Photo credit: United Nations OHCHR
In June 2014, Abu Bakr al-Baghdadi led the so-called Islamic State to capture the Iraqi city of Mosul, launching the organization onto the world stage and quickly establishing a reputation for brutality toward minority groups and all who opposed its rule. Later that same year, Pope Francis played a critical role in the restoration of diplomatic relations between the United States and Cuba, cementing his reputation as a bridge builder and peacemaker. Though the two men come from different faiths, their examples demonstrate the divergent ways religion can inspire violence as well as peace. From the Spanish Inquisition to Martin Luther King, Jr., from Osama bin Laden to Muhammed Ali, and from the Rohingya crisis to the Dalai Lama, religion has been used to justify war and peace.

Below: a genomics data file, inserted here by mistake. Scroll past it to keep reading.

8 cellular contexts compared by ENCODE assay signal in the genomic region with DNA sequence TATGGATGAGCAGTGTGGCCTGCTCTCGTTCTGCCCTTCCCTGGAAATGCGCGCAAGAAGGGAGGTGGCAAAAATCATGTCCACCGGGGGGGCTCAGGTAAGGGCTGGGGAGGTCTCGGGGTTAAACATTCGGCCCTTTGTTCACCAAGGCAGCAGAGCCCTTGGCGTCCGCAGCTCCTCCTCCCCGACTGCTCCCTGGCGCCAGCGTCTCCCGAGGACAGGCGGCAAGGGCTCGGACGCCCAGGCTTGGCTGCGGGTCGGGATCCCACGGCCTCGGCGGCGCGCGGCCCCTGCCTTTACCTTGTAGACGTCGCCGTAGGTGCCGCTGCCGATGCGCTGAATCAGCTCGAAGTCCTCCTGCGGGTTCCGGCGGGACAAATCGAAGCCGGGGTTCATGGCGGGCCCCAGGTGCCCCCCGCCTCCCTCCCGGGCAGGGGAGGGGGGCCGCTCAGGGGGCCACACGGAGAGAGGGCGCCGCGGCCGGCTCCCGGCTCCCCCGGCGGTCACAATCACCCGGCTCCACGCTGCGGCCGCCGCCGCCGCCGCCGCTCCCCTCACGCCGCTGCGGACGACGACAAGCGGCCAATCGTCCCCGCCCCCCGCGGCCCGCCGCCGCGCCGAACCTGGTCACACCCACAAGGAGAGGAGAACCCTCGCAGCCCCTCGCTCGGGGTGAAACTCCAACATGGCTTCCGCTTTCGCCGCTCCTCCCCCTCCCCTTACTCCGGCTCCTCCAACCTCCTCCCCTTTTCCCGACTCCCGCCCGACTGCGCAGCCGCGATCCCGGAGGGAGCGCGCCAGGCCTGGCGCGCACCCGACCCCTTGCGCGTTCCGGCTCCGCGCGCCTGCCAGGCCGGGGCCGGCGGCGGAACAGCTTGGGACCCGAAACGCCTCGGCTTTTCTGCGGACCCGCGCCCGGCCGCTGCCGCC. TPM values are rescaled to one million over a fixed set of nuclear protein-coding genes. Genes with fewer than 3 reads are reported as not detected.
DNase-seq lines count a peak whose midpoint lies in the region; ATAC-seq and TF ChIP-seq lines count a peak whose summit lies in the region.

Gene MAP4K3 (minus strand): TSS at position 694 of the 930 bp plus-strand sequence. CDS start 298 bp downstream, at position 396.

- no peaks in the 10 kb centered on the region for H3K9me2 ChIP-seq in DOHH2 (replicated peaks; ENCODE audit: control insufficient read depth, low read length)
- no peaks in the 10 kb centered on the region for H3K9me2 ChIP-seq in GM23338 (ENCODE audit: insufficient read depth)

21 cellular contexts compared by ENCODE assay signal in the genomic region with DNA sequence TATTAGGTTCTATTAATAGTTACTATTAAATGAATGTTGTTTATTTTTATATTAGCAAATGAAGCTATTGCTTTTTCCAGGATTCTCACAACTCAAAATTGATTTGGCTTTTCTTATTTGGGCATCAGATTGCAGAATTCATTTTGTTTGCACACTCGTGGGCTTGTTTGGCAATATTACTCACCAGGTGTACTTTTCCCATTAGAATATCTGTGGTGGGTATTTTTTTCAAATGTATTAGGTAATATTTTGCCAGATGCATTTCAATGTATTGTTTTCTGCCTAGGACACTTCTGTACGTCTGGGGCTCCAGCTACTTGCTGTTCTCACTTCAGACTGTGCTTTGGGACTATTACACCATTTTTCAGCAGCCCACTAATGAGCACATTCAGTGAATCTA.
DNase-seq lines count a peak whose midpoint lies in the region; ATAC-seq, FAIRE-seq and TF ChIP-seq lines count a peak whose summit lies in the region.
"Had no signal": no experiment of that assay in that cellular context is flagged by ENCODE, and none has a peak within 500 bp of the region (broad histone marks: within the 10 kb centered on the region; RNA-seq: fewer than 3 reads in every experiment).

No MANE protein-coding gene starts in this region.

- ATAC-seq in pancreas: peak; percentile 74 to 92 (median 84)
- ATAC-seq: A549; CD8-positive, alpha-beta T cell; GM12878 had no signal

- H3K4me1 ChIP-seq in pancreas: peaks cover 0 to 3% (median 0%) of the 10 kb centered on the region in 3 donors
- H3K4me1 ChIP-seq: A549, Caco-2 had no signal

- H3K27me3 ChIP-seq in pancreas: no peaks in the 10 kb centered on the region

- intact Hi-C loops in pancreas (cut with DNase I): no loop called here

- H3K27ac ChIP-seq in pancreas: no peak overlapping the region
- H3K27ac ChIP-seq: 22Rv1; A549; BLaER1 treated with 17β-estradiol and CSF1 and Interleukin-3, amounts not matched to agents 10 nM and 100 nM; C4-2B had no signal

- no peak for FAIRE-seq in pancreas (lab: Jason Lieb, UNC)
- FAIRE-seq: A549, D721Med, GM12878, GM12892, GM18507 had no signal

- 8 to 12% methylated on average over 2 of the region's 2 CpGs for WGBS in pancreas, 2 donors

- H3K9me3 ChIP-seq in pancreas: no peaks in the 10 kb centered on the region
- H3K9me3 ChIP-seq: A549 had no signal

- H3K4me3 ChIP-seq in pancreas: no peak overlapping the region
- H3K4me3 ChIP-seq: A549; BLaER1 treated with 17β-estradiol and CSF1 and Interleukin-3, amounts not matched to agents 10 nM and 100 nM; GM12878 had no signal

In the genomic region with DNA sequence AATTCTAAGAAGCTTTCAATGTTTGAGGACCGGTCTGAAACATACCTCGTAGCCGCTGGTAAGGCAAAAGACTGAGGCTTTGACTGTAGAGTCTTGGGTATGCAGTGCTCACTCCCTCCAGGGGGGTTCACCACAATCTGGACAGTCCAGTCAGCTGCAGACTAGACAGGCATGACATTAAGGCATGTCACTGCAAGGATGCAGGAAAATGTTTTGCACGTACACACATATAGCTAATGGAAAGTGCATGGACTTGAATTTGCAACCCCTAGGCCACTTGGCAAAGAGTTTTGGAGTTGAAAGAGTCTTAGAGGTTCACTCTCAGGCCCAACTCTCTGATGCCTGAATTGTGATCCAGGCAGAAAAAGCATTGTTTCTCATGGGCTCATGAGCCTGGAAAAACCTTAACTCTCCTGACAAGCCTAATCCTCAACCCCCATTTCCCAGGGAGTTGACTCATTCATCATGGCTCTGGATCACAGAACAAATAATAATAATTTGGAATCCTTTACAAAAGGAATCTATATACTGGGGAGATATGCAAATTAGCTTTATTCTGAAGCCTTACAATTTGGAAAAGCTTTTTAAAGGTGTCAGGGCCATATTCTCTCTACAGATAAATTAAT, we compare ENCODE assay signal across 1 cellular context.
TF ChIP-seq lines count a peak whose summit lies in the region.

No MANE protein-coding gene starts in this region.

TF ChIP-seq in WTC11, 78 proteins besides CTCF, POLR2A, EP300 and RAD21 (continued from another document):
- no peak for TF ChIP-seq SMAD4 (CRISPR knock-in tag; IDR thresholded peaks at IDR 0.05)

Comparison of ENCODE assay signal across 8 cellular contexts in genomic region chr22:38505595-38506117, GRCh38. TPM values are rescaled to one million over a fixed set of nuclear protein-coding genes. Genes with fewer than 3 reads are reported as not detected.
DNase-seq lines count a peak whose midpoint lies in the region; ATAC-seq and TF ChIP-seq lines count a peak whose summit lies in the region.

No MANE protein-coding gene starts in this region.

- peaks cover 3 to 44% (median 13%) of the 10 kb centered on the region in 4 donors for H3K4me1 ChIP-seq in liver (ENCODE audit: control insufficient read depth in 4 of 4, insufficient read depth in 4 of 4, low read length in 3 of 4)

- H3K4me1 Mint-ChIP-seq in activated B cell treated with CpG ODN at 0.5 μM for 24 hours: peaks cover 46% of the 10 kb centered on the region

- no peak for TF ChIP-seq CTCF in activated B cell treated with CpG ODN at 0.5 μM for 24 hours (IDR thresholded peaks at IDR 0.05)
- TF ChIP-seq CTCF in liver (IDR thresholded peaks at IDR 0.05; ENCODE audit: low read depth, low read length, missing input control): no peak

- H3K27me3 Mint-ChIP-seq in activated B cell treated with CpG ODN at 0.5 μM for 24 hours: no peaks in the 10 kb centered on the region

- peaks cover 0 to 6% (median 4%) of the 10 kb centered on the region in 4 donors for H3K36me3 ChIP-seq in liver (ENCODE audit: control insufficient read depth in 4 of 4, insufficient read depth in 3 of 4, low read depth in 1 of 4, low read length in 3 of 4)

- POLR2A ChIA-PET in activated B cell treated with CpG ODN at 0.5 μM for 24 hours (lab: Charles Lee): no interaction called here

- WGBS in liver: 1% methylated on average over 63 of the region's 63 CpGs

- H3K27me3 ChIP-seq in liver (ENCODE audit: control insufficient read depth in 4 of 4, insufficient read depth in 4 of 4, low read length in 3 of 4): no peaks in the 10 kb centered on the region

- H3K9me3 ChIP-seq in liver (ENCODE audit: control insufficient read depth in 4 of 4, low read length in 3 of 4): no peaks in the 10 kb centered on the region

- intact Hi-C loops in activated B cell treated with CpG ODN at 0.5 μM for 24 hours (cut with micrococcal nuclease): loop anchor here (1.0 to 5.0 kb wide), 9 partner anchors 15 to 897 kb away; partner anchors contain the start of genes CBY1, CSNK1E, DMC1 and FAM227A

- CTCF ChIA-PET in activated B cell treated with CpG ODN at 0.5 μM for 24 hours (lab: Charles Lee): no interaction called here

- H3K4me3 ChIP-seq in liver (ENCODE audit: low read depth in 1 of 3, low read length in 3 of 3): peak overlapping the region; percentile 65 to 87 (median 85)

In a positive nod to the start of 2018—and to push back on the current fixation with the divisive role religion plays—our January newsletter focuses on how religion promotes peace. Indeed, even in the age of the Islamic State, the Lord’s Resistance Army, and Buddhist nationalism, religion can still serve as an effective peacemaking tool. Read on to learn more about the relationship between peace and religion, and meet some peace activists inspired by different faiths.